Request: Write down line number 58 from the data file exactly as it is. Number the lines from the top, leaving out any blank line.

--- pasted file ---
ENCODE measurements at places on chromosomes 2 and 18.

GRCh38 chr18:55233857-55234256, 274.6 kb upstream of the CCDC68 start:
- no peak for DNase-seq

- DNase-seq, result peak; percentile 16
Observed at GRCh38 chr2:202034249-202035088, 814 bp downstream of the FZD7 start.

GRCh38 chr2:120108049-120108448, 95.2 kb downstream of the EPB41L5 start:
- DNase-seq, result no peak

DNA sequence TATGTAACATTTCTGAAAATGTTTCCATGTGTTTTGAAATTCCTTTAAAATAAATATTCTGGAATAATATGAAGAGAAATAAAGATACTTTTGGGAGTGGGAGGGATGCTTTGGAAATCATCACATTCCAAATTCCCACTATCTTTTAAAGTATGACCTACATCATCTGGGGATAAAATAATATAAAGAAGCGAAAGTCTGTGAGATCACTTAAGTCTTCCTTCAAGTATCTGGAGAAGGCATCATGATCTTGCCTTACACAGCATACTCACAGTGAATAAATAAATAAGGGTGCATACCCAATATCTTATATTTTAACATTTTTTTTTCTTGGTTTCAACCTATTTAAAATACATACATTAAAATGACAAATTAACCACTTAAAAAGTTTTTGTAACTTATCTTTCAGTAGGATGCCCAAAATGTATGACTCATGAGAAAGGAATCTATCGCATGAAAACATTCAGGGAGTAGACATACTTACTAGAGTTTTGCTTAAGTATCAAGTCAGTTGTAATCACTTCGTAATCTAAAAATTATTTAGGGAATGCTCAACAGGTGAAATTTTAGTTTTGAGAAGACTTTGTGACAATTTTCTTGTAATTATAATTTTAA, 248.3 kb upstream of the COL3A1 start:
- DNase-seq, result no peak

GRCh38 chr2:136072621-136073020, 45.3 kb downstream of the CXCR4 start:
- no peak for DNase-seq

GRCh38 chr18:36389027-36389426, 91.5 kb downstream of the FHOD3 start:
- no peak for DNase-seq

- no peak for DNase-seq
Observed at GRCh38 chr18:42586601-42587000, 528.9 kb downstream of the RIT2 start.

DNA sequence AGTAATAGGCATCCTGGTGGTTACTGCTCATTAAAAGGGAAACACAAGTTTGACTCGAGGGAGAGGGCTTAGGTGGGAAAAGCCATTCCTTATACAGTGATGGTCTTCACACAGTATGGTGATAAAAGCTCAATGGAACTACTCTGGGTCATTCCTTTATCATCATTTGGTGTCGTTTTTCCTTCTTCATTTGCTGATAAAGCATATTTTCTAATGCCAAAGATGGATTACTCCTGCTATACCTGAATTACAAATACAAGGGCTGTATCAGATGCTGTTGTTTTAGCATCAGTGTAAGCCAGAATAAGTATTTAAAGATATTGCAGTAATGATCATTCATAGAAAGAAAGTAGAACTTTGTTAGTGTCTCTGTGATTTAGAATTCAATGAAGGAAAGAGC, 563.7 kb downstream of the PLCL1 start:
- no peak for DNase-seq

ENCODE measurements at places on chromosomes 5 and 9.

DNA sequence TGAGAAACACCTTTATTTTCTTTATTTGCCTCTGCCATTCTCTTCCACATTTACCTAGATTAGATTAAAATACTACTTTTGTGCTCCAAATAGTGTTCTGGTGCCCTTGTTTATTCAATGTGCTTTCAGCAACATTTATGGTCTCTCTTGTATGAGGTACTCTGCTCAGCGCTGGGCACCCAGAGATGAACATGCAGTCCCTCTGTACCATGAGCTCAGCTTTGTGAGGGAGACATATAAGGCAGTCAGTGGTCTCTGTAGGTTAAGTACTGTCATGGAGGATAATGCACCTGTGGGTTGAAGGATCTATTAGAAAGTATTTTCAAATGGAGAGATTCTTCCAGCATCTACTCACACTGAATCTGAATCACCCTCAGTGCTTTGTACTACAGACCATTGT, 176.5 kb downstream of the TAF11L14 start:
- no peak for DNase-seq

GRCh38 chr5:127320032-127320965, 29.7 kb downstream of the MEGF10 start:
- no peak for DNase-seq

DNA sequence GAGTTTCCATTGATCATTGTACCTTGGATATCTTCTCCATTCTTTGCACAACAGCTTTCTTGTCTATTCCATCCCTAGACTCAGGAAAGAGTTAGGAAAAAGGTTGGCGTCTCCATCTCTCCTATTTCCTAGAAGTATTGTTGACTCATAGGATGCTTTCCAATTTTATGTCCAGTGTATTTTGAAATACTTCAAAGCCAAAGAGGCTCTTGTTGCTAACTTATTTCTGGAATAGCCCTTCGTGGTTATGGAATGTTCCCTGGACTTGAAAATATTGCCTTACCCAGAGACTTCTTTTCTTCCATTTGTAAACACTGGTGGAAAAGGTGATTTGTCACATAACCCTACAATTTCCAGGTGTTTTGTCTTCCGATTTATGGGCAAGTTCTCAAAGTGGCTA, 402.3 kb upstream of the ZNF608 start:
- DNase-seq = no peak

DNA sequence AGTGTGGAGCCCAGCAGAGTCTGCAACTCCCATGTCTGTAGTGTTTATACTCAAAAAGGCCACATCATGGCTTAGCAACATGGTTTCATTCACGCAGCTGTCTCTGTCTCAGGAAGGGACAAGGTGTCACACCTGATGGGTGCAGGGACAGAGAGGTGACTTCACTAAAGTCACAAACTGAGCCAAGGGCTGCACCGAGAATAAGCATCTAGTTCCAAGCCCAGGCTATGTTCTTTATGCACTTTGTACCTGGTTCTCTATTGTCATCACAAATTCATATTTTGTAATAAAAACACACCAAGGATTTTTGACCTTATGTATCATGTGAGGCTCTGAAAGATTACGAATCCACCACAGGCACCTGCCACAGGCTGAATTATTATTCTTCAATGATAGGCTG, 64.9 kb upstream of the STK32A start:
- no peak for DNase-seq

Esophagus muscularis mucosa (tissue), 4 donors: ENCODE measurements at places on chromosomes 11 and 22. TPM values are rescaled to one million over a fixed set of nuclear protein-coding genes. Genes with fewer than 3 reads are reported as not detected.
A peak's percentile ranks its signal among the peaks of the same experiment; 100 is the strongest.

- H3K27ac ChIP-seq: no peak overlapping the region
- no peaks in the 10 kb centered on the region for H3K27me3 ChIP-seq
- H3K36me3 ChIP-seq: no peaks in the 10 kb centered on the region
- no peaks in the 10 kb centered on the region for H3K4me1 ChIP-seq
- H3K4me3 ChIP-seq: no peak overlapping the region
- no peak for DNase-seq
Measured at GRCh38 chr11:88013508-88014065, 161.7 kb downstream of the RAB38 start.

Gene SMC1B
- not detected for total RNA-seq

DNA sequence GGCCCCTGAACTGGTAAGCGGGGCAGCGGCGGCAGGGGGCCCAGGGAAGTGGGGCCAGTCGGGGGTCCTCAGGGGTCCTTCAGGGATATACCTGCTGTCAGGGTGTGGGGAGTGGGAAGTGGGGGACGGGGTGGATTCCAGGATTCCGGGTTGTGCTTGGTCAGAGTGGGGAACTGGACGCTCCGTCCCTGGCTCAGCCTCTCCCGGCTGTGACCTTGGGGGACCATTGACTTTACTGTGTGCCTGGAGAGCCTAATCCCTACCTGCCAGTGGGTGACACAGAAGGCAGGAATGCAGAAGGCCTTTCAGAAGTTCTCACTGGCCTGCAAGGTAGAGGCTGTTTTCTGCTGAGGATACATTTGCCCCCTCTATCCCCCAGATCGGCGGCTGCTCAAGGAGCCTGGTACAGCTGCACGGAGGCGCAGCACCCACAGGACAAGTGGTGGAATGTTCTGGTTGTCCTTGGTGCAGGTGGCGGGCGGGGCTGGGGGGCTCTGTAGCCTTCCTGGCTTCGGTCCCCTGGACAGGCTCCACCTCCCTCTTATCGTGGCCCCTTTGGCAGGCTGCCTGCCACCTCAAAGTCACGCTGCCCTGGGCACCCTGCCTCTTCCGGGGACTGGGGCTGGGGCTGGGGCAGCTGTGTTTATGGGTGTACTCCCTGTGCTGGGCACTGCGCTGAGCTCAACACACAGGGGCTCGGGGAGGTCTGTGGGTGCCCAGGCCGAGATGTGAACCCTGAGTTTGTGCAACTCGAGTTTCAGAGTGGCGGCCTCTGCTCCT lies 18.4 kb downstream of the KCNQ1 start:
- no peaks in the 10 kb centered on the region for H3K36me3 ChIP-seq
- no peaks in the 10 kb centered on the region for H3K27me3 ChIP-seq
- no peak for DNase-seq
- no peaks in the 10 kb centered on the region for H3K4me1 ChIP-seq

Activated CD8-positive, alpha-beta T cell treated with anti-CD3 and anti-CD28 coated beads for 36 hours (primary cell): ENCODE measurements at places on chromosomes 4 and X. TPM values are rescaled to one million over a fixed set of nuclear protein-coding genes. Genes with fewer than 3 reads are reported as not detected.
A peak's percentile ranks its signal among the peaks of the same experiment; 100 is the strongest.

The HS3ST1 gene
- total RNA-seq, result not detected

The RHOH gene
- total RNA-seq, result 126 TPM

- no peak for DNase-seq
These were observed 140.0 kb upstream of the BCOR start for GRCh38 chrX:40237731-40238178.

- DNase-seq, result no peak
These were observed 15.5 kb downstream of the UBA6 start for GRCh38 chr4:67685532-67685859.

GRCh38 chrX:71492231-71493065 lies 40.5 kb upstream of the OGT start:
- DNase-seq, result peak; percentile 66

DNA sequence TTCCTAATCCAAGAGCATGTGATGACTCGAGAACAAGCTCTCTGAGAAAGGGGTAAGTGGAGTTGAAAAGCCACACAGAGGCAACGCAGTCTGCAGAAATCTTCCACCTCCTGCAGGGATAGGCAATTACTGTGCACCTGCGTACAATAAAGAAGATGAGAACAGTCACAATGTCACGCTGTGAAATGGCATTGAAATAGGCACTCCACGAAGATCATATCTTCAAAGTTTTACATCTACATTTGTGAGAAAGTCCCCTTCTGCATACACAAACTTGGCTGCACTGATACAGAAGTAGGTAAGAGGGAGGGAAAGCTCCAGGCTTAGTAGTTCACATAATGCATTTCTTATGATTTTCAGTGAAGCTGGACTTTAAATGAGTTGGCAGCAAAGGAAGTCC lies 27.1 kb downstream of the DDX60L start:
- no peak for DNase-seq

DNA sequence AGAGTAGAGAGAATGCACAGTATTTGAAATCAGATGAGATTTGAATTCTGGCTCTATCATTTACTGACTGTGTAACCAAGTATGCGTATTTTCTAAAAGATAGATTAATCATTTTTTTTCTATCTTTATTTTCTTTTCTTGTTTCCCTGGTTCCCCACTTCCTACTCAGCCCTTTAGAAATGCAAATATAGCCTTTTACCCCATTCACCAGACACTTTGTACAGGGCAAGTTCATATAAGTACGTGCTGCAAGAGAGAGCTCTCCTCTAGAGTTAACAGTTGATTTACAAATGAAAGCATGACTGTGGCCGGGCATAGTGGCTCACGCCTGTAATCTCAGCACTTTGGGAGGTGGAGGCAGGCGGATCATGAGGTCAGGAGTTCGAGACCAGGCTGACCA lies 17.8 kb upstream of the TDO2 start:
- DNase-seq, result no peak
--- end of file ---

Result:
- DNase-seq, result no peak